In a conventional image rejection mixer, such as image rejection mixer 30, mismatch in devices of the output load stages of the two mixers can result in mixed output signals having different phase shift or different gain. Therefore, precise image rejection result cannot be obtained. In accordance with the present invention, an output adjust circuit is incorporated in each of the first and second mixers of the image rejection mixer so that the mixed output signals are near perfectly balanced. In this manner, the image rejection quality of the image rejection mixer is improved.
In image rejection mixer 100 of
In the present embodiment, each of output adjust circuits 180 a, 180 b includes only one capacitor and one resistor. This is illustrative only and in other embodiments, the output adjust circuit typically include a bank of passive components for introducing the desired impedance. The bank of passive components can include one or more capacitors and/or one or more resistors. Multiple capacitors and resistors can have the same capacitance/resistance values or different capacitance/resistance values.
Output adjust circuits 180 a and 180 b modify the mixed signals provided by mixers 132 a and 132 b to remove any imbalance between the two mixed signals. Specifically, gain mismatches between mixer 132 a and mixer 132 b can be eliminated by introducing appropriate resistance in parallel with one or both of the output load stages. By adding the appropriate amount of resistance, the gain of each mixer is slightly modified so that the gain of both mixers can be made to match. On the other hand, phase shift mismatches between mixer 132 a and mixer 132 b can be eliminated by introducing appropriate capacitance in parallel with one or both of the output load stages. By adding the appropriate amount of capacitance, the phase shift of each mixer is slightly modified so that the phase shift of both mixers can be made to match.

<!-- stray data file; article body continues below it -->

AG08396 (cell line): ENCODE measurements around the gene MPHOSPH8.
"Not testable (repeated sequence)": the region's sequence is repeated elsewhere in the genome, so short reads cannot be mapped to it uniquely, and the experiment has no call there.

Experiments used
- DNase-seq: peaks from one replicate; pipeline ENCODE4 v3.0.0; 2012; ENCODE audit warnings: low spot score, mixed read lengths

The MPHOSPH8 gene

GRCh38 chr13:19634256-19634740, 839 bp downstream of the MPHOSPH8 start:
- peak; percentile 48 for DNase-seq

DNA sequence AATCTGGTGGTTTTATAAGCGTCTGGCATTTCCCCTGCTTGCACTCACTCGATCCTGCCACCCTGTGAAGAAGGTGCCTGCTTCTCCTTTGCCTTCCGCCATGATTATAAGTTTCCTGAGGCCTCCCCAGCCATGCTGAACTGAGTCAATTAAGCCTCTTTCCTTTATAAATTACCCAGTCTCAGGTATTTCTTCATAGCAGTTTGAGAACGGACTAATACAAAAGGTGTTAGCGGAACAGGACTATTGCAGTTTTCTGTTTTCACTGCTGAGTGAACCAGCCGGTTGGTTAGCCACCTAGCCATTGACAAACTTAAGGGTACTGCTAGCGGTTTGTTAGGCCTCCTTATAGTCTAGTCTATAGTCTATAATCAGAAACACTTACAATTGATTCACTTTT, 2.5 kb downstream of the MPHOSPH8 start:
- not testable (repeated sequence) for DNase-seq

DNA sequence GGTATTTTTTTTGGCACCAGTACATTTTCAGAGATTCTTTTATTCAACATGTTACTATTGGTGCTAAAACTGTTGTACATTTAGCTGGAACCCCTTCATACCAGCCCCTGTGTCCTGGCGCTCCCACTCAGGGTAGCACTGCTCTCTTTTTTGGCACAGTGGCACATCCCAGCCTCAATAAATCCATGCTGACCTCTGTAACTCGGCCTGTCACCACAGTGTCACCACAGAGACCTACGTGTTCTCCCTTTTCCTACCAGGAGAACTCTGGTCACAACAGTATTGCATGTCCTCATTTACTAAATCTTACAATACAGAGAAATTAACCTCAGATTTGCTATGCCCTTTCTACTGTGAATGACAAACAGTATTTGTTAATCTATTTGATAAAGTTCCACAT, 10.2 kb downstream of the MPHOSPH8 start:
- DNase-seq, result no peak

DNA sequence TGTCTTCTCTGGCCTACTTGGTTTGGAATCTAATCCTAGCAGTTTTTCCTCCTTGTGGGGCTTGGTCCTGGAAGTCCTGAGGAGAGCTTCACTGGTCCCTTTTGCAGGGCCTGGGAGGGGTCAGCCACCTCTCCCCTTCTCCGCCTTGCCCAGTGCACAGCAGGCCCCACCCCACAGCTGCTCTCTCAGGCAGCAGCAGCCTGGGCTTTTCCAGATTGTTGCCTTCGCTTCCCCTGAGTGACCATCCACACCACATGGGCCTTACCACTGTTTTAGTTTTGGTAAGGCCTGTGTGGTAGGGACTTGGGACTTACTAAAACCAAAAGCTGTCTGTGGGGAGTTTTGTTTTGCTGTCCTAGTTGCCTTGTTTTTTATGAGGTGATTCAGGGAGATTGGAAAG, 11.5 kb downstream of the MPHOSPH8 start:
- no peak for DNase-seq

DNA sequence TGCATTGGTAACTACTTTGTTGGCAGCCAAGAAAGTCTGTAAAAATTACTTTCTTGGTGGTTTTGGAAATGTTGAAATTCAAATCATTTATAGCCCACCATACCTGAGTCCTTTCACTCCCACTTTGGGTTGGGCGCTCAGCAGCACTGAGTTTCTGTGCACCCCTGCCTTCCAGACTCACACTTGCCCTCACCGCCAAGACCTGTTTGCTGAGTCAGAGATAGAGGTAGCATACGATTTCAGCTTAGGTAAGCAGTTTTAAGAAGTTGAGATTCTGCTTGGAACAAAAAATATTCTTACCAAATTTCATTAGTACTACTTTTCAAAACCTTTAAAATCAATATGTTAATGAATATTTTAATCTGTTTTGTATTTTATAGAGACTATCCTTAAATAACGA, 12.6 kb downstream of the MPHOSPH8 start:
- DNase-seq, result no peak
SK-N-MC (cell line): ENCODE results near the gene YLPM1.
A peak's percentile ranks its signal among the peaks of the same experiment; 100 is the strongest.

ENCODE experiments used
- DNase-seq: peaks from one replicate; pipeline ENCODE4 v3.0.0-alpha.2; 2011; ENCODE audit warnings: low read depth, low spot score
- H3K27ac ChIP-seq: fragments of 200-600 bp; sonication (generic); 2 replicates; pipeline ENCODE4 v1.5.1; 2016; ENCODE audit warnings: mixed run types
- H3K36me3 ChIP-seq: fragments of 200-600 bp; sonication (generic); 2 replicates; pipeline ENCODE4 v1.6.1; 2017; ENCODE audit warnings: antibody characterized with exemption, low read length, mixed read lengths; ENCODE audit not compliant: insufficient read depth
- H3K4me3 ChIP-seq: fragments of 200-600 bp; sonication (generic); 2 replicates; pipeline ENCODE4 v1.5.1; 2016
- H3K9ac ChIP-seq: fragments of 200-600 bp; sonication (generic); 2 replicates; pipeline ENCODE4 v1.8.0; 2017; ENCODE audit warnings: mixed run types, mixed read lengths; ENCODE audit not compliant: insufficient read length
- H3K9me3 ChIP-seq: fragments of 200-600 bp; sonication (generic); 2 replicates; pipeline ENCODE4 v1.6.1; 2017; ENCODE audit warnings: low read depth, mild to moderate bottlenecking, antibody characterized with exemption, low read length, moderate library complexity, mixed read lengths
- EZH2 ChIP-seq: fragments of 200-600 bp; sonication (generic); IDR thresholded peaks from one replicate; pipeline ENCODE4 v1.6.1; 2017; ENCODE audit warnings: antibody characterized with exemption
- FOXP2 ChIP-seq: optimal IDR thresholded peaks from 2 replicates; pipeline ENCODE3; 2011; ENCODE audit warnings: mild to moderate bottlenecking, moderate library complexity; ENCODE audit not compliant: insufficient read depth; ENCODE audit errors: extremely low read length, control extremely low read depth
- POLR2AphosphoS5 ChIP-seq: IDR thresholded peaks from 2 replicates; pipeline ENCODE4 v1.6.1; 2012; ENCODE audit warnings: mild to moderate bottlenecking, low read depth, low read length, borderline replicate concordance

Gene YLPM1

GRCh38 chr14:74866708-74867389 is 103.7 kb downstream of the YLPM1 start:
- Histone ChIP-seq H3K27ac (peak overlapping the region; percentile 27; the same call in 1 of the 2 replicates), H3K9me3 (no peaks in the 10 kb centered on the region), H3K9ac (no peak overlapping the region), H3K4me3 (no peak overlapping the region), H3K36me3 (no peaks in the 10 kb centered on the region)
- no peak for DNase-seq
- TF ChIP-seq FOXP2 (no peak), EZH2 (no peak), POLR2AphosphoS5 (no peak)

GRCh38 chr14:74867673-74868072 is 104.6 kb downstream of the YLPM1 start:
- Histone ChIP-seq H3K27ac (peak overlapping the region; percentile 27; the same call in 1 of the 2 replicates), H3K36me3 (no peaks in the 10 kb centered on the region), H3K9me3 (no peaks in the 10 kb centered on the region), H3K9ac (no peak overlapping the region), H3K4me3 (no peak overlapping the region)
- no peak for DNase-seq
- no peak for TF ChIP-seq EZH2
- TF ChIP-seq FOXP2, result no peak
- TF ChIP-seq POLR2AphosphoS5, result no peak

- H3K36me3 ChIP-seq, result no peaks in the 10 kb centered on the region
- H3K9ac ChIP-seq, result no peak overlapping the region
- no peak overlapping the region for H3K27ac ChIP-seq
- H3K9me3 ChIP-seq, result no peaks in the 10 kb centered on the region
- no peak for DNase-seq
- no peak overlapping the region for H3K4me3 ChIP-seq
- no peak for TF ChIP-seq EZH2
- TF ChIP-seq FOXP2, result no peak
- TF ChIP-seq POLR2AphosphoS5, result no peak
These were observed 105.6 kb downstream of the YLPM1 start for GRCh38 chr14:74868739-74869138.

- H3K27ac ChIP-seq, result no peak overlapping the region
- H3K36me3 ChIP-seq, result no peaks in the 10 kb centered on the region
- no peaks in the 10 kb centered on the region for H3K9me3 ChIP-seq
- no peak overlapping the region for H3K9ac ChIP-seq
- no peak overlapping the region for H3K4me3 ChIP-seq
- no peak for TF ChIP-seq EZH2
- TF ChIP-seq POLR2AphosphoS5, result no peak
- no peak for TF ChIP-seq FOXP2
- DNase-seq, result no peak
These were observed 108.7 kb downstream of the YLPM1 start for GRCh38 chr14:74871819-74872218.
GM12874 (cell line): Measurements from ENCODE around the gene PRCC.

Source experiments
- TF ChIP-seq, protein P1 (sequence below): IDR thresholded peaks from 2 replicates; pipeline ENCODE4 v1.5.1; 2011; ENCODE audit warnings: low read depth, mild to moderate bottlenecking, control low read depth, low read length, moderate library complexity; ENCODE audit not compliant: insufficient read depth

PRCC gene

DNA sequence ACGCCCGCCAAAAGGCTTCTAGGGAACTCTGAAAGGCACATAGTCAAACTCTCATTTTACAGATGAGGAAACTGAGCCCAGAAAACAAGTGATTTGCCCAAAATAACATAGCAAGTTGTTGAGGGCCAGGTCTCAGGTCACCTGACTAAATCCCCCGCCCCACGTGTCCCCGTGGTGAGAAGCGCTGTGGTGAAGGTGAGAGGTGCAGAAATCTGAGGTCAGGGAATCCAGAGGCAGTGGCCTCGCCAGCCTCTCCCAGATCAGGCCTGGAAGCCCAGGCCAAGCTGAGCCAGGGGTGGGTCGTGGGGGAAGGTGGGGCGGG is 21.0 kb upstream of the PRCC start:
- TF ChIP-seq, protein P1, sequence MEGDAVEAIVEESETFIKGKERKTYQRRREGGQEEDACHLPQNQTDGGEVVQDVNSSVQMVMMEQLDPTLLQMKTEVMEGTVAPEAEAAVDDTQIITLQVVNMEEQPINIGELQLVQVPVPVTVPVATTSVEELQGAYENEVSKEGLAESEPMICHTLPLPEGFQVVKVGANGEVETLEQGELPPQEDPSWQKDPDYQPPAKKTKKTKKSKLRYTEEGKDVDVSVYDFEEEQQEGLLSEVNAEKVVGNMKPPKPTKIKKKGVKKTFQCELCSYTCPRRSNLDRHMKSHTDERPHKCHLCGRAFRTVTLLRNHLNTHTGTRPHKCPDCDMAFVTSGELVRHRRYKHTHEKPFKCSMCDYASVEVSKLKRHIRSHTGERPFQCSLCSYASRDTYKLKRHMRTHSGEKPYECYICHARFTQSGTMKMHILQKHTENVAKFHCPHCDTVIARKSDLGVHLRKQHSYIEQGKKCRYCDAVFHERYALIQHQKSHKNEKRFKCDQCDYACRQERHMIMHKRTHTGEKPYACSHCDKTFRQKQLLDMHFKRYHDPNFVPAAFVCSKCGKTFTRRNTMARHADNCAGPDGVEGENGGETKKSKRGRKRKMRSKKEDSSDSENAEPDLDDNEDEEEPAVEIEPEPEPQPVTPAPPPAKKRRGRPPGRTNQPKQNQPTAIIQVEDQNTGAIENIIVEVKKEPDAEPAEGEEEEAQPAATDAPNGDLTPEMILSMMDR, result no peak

By using the output adjust circuit of the present invention, the desired impedance (i.e., resistance, capacitance, or inductance) can be added to the output load stage of each mixer by selecting one or more of the switches. The programming of the switches can be accomplished through control circuitry external to the image rejection mixer. When the desired resistance and/or capacitance are introduced, the mixed signals at point C and D can be made to exactly match, thereby allowing precise image rejection.
One feature of the output adjust circuit of the present invention is that through the use of programmable switches, the amount of resistance and/or capacitance introduced can be varied over time to provide different gain and/or phase shift adjustment as needed. Thus, as the image rejection mixer is applied in a system, the performance of the image rejection mixer can be guaranteed over the course of operational lifetime of the device.